Oral and written contracts to devise real estate present different problems when specific performance is sought. Equity will ignore the requirements of the statute of frauds, as it must do in specifically enforcing oral contracts, only in order to avoid a fraud upon the performing party. An award of monetary payment may often be adequate to avoid such a result and will, therefore, often be the relief granted when the contract is oral. When the statute of frauds is not involved, specific performance of a contract to convey or to devise realty is the rule, not the exception.
At her death at the age of 73 years, the decedent was the owner of a 160-acre farm in Saline County valued at $34,400.00. By her will, dated September 7, 1961, the farm and the remainder of the residuary estate of the decedent were to be converted into cash and the proceeds given to the trustees of Davidson College to establish a student loan fund in memory of the decedent's mother. In the will, a nephew of the decedent and the husband of the plaintiff were given an option to purchase the farm at its appraised value. However, the plaintiff sought the court for specific performance upon a written contract with the decedent, which was entered into May 3, 1963, whereby the plaintiff was to care for the decedent during her lifetime, for which the farm was to be devised to plaintiff. The nephew and plaintiffs husband assert that the services rendered were easily ascertainable and plaintiff could be monetarily compensated instead. The trial court ordered the specific performance of the 1963 contract to devise the farm to the plaintiff. The case was appealed to the Supreme Court of Missouri.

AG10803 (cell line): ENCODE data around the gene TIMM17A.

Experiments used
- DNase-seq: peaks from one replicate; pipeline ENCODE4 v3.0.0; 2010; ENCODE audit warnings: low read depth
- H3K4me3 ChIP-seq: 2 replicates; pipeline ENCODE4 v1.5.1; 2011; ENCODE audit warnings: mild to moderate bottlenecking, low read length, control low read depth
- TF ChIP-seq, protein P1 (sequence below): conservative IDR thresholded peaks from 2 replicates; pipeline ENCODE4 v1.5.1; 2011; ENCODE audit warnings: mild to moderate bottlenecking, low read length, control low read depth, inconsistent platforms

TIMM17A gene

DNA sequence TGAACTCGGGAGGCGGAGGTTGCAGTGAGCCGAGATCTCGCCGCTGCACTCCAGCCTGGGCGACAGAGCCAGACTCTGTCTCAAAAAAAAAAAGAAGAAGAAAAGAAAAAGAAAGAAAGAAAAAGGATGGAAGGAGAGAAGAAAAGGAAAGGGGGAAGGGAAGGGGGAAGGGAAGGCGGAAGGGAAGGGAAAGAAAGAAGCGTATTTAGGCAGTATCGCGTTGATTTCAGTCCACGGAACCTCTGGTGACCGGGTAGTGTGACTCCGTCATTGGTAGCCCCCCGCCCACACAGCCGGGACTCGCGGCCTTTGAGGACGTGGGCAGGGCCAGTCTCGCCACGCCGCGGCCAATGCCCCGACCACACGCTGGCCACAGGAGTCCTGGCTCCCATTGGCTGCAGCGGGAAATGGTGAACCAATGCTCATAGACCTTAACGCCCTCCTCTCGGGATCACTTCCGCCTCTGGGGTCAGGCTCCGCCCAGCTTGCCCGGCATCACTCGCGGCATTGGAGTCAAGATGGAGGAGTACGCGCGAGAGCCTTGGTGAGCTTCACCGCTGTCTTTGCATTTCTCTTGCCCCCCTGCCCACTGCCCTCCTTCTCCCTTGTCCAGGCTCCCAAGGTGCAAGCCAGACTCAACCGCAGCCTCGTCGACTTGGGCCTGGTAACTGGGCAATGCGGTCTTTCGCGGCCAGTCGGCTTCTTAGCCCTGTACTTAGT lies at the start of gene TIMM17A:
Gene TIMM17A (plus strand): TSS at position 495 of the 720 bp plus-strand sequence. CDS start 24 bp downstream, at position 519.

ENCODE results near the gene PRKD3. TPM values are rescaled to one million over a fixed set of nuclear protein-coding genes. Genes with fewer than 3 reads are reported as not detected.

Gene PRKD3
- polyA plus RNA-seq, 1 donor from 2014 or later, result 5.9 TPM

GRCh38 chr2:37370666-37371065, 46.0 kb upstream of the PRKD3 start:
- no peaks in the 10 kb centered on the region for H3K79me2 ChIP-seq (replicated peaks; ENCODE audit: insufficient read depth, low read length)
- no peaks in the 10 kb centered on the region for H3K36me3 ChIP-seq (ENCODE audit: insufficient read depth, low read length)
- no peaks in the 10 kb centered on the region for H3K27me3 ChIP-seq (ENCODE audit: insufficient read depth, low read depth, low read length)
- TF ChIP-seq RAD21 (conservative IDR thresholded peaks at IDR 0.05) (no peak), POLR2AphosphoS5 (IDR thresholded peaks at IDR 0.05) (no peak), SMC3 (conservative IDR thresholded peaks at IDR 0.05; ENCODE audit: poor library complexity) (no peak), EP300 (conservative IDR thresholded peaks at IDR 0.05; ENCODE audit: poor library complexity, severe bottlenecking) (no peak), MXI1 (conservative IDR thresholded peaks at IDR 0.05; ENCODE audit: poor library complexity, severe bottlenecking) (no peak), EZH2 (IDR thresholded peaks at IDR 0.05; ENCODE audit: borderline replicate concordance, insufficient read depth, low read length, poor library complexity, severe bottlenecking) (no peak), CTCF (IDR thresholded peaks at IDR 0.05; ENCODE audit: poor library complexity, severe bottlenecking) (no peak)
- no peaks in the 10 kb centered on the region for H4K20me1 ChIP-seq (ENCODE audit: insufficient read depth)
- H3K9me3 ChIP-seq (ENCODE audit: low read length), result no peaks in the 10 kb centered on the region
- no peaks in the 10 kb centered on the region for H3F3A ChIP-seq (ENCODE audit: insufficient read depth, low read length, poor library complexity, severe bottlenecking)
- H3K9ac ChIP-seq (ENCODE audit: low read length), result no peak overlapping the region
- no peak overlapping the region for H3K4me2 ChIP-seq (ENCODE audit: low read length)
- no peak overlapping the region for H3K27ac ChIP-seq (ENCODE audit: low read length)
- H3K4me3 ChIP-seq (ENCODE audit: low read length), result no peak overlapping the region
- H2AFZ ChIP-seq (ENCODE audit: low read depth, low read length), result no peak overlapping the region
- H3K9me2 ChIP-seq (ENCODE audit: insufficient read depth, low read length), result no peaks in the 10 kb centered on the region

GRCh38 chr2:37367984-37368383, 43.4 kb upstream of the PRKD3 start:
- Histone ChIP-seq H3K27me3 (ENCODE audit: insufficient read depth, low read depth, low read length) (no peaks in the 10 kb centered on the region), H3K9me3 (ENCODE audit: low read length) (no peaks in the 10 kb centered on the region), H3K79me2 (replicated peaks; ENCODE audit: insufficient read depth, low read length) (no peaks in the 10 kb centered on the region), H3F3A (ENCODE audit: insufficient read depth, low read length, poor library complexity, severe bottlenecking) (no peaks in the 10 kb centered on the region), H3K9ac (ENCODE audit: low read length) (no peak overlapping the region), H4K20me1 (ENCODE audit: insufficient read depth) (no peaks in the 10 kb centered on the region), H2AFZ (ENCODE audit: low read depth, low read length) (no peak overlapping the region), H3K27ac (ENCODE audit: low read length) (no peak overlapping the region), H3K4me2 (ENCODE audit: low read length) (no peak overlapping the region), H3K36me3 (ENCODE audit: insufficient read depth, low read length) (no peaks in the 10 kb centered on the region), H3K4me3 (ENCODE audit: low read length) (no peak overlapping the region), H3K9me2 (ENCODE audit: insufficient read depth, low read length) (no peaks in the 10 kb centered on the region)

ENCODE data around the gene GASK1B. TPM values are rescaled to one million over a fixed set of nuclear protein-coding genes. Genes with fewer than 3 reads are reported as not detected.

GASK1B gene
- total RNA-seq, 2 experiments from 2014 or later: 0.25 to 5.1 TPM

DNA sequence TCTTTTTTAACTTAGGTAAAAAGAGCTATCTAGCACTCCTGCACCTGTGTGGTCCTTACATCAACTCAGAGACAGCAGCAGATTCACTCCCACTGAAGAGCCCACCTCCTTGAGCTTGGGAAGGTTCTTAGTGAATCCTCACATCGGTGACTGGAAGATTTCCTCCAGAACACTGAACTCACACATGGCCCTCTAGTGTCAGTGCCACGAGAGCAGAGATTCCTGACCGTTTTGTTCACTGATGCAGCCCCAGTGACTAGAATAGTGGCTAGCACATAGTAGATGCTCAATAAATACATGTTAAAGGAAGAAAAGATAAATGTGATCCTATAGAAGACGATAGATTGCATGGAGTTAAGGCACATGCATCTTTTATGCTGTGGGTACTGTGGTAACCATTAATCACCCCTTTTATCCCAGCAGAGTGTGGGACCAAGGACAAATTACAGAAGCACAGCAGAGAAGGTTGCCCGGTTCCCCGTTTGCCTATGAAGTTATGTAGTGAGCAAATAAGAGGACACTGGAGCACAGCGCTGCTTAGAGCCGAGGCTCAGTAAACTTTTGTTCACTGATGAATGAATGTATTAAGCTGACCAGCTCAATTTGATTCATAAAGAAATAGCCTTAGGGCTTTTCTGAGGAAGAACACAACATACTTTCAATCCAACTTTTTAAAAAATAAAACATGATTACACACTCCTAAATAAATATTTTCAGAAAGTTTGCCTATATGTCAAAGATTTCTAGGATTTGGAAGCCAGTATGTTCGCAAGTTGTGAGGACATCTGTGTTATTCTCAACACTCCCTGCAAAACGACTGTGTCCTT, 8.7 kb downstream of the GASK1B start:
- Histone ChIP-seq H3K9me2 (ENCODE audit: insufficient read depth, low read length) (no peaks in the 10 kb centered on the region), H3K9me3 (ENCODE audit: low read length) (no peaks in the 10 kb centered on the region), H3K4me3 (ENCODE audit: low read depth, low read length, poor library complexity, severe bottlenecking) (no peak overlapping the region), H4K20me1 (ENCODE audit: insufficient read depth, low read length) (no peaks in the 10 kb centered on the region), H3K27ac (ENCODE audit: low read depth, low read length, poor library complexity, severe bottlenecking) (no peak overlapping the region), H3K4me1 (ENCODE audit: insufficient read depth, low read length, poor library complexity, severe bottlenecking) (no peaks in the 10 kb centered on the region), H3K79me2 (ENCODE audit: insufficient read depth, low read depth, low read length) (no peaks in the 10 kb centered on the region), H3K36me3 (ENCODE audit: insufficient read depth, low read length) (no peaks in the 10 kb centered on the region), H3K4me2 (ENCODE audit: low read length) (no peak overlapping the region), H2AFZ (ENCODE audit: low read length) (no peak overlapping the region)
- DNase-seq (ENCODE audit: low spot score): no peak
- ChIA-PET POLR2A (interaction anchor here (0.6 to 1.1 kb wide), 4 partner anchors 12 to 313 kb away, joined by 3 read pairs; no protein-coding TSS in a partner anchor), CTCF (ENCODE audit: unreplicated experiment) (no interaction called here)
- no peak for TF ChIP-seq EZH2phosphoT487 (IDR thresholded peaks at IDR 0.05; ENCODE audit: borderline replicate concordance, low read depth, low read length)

Was the grant of specific performance proper?
The court affirmed the award, noting that plaintiff terminated her employment to care for decedent for the remainder of her life which, due to decedent's affliction with Parkinson's disease, could have become an increasingly onerous task. Decedent's agreement was premised upon her lack of immediate family to care for her and the possibility of being cared for in a nursing home. Although decedent succumbed merely six weeks after making the agreement, the court concluded that the contract was fair, conscionable, and supported by adequate consideration. Because the essential fairness of the contract and adequacy of consideration were found, the fact that the subject of the contract was real estate was immaterial; specific performance was proper.